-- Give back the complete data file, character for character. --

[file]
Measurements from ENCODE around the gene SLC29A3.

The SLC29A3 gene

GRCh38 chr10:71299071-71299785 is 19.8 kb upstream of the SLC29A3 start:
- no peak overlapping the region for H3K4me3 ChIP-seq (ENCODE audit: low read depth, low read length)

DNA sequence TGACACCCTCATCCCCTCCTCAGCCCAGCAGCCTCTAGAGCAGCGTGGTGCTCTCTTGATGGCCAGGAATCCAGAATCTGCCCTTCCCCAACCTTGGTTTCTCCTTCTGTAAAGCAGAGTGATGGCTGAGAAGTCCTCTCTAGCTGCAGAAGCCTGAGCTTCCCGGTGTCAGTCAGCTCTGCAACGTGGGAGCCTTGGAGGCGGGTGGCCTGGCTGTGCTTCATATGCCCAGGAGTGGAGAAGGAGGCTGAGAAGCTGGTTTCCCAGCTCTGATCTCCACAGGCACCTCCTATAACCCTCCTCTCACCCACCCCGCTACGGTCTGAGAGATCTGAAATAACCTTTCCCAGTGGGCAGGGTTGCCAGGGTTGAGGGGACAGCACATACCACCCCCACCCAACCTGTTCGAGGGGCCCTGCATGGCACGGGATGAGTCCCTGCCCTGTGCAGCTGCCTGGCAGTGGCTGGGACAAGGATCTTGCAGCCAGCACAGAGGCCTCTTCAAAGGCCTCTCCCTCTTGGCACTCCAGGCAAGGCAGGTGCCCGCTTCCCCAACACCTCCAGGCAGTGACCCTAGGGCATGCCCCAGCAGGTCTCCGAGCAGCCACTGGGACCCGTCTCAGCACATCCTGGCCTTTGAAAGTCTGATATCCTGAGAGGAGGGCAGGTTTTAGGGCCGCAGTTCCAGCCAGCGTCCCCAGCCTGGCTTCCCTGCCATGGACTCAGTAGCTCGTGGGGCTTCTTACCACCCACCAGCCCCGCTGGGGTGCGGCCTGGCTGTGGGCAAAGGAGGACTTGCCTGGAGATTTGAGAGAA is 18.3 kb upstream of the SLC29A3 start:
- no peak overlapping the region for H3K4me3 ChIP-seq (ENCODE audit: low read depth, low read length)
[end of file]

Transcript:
Measurements from ENCODE around the gene SLC29A3.

The SLC29A3 gene

GRCh38 chr10:71299071-71299785 is 19.8 kb upstream of the SLC29A3 start:
- no peak overlapping the region for H3K4me3 ChIP-seq (ENCODE audit: low read depth, low read length)

DNA sequence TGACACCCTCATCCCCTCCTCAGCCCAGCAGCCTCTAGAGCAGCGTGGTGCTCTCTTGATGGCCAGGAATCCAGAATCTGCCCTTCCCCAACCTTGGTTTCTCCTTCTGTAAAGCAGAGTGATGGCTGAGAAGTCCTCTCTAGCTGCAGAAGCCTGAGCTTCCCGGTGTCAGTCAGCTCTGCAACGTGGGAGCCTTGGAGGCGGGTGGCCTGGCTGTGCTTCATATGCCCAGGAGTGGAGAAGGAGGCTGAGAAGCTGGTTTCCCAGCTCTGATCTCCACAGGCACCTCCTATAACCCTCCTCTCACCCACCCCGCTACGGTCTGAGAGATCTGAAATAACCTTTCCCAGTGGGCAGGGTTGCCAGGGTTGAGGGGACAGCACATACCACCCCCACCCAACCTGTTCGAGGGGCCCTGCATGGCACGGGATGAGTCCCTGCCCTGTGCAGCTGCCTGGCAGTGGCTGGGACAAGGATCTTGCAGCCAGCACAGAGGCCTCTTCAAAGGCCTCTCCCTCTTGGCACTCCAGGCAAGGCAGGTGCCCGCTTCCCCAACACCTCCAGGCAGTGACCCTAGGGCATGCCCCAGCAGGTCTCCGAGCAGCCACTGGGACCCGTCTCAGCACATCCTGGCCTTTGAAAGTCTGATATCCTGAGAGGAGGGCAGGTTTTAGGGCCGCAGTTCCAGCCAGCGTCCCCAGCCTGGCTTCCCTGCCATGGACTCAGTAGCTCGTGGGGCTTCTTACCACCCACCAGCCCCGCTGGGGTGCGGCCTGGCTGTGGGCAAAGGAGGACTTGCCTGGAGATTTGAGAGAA is 18.3 kb upstream of the SLC29A3 start:
- no peak overlapping the region for H3K4me3 ChIP-seq (ENCODE audit: low read depth, low read length)